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After meticulously limiting buyers of its HoloLens augmented reality headsets through an application process for the past few months, Microsoft has announced on its website that it is moving decisively to open sales to all “developer and commercial partners”, with the caveats that you can buy a maximum of five headsets and that you need a Microsoft account. It’ll cost you hefty $3000 but it’s nice to have the option.
The Verge reports that much of the early use cases have focused on serving the needs of developers and enterprise consumers, and that it is unclear as of now exactly how many HoloLens headsets have been purchased and shipped though Microsoft has stated that all of its earlier shipments had been filled.
Microsoft has reported on its website that the HoloLens AR headsets will be used by Japan Airlines to train flight mechanics and engineers. The airline has also developed a proof-of-concept program to train flight trainees to become co-pilots. In a promotional press release, a Japan Airlines spokesperson told Microsoft that augmented reality can help improve training for pilots by allowing them to practice in 3D and convert intellectual memory to muscle memory rather than simply studying instructional materials and videos. It provides a more hands-on learning experience than rote memorization.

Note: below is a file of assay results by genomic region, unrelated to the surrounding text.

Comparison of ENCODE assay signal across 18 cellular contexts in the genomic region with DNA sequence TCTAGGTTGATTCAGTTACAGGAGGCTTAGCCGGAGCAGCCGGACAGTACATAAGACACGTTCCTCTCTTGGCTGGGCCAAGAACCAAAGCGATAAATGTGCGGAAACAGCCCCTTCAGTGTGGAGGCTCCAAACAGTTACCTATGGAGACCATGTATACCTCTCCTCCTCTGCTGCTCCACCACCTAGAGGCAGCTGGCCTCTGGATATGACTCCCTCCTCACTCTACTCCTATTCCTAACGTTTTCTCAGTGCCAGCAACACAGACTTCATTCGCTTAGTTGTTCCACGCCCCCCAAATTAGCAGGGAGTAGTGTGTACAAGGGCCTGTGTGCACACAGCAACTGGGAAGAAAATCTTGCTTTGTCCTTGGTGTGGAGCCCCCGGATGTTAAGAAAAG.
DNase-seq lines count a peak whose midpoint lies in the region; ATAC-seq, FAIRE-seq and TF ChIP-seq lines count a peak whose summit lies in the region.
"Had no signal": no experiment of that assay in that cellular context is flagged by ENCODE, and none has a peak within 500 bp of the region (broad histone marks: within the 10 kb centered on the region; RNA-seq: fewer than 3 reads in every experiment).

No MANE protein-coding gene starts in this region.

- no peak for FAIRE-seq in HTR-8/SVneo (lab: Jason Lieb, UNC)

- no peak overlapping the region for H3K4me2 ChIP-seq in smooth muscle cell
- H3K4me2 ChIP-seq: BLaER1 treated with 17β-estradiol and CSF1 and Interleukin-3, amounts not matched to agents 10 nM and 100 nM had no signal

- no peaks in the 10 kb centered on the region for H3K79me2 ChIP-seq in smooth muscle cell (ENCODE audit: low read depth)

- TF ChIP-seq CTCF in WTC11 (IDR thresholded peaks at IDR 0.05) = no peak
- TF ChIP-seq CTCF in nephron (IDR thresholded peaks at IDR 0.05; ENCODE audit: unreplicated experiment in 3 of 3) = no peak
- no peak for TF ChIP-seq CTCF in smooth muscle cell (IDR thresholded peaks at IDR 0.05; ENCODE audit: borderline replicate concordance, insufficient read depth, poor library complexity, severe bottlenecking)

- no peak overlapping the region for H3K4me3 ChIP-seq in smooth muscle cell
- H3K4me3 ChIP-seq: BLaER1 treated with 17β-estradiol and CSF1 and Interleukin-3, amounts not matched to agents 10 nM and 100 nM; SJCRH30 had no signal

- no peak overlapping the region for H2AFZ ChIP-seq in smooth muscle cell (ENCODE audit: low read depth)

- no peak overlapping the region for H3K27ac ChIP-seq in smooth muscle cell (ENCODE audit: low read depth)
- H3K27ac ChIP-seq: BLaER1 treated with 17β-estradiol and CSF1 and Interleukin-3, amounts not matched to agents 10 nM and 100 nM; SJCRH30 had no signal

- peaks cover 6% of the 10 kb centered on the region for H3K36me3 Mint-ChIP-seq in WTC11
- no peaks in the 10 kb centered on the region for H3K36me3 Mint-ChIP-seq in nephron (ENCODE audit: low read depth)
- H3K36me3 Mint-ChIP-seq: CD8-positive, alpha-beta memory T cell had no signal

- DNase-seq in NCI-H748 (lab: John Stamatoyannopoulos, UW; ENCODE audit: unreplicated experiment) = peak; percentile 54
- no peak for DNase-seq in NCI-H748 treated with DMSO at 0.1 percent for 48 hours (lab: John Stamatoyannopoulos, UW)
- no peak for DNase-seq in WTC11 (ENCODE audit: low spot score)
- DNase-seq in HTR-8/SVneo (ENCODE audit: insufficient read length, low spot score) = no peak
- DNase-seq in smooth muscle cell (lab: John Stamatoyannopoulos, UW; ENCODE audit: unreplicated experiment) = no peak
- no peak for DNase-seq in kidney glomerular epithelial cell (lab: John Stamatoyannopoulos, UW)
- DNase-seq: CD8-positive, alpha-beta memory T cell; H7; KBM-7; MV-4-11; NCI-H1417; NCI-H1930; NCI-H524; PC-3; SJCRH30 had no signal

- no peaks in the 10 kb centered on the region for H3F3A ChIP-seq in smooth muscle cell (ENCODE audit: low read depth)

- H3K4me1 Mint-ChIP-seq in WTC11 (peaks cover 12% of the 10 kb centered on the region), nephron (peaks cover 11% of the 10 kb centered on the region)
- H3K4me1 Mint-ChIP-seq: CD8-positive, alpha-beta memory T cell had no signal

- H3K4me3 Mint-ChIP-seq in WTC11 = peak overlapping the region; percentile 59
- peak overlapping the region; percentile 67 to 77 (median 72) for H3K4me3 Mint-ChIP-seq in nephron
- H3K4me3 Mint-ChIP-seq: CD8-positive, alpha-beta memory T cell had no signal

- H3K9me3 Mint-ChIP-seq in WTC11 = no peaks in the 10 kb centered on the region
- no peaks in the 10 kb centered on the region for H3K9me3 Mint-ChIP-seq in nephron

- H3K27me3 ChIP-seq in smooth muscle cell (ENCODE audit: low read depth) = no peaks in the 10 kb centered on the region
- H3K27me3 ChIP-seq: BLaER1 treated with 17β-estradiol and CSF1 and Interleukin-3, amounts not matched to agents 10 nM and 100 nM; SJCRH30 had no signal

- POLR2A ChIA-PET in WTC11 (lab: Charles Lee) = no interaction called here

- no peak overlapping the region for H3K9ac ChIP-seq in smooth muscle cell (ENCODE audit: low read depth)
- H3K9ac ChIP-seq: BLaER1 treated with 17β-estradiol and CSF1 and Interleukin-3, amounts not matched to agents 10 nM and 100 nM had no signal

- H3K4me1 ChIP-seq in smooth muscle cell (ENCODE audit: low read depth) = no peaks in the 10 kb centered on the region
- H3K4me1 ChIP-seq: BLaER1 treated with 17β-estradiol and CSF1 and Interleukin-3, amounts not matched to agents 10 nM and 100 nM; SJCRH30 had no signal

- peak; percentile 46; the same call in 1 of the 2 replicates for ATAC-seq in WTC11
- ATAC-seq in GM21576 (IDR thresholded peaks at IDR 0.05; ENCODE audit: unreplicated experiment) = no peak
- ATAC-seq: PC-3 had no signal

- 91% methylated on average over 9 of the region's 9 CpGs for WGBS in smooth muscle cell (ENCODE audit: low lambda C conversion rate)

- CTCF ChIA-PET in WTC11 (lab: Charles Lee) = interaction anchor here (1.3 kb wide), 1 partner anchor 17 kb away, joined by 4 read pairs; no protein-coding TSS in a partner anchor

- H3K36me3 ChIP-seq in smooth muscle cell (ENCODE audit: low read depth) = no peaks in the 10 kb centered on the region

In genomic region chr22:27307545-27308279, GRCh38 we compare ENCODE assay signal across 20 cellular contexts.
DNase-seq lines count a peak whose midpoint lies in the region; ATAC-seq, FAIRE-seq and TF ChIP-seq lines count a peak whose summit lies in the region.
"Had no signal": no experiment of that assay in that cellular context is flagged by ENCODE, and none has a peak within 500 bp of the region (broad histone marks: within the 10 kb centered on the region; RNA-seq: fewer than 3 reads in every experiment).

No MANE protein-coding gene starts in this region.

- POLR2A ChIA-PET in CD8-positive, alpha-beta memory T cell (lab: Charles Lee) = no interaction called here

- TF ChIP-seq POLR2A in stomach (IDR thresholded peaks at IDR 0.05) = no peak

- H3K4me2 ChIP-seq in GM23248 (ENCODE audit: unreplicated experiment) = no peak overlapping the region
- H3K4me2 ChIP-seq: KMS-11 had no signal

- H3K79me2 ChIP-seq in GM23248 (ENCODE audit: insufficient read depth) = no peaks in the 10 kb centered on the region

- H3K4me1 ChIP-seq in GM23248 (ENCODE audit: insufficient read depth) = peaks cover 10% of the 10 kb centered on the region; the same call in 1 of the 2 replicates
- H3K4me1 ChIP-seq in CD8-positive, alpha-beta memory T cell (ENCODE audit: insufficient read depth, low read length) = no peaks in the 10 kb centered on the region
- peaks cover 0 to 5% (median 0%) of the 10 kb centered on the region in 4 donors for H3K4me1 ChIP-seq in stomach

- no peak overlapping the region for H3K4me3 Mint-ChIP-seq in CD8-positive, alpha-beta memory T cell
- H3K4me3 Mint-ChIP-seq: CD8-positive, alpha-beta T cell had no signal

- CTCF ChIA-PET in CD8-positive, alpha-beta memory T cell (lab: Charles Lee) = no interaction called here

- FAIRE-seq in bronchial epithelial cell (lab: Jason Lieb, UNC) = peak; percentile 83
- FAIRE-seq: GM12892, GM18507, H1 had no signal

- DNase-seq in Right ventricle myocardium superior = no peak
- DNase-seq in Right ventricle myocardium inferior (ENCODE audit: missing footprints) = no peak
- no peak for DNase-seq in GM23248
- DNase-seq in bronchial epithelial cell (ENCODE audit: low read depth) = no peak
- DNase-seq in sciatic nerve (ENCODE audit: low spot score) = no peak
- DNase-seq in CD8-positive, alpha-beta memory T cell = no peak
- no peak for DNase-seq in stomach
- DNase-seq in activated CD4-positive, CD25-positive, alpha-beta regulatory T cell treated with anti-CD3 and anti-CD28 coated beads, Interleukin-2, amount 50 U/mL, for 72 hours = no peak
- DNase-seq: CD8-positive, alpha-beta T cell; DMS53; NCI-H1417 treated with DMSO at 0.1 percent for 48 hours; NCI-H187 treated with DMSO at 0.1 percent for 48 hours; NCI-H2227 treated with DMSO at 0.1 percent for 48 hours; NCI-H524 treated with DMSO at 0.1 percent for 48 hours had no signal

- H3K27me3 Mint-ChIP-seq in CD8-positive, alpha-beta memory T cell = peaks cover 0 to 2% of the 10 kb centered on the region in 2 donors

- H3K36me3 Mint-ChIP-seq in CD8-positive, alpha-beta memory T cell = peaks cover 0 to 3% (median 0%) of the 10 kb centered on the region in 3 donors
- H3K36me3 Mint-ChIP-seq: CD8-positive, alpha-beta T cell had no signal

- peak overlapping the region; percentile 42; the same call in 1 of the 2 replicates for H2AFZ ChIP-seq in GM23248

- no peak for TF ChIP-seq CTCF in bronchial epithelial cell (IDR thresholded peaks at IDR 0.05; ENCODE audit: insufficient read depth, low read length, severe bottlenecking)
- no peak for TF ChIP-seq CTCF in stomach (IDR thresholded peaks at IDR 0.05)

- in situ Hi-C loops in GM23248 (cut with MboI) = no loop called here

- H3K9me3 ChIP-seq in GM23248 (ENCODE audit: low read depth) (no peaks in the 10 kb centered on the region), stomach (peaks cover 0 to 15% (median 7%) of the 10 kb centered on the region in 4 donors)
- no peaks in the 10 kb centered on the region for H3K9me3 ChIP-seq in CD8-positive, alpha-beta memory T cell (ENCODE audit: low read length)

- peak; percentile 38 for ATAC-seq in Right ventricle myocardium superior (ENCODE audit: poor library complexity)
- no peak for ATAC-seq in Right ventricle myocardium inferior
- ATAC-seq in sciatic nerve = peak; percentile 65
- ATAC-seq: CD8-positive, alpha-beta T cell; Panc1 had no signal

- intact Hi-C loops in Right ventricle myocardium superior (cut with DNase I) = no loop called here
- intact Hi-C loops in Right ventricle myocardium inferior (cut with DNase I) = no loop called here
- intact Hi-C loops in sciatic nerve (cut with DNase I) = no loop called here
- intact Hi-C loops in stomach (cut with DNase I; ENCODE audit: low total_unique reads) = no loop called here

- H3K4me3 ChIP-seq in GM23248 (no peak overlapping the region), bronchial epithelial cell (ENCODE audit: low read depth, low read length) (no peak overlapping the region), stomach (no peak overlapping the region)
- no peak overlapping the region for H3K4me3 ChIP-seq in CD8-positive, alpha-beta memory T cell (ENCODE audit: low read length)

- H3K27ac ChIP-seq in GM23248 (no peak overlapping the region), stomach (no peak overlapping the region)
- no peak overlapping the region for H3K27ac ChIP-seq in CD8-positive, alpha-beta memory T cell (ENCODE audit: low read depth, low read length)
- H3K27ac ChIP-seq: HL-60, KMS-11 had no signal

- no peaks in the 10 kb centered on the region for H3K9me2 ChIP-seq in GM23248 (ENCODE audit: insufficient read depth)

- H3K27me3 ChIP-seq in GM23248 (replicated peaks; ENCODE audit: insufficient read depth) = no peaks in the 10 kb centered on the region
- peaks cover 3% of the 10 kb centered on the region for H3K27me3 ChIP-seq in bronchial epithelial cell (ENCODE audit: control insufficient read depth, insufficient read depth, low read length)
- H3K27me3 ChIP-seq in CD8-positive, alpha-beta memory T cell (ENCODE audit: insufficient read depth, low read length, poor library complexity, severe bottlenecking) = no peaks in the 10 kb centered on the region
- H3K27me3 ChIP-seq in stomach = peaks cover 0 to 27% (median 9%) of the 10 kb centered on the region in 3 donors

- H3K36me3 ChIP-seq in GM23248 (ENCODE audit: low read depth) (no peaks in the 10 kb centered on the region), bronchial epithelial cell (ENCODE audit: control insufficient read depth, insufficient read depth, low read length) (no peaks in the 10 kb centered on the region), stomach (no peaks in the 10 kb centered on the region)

Microsoft is also touting that the headsets have been used by golfers to improve their game and that the headsets have the potential be used in a wide variety of scenarios. The Verge is reporting that there are plans in place for NASA’s Jet Propulsion Lab to develop uses for the AR headsets as well.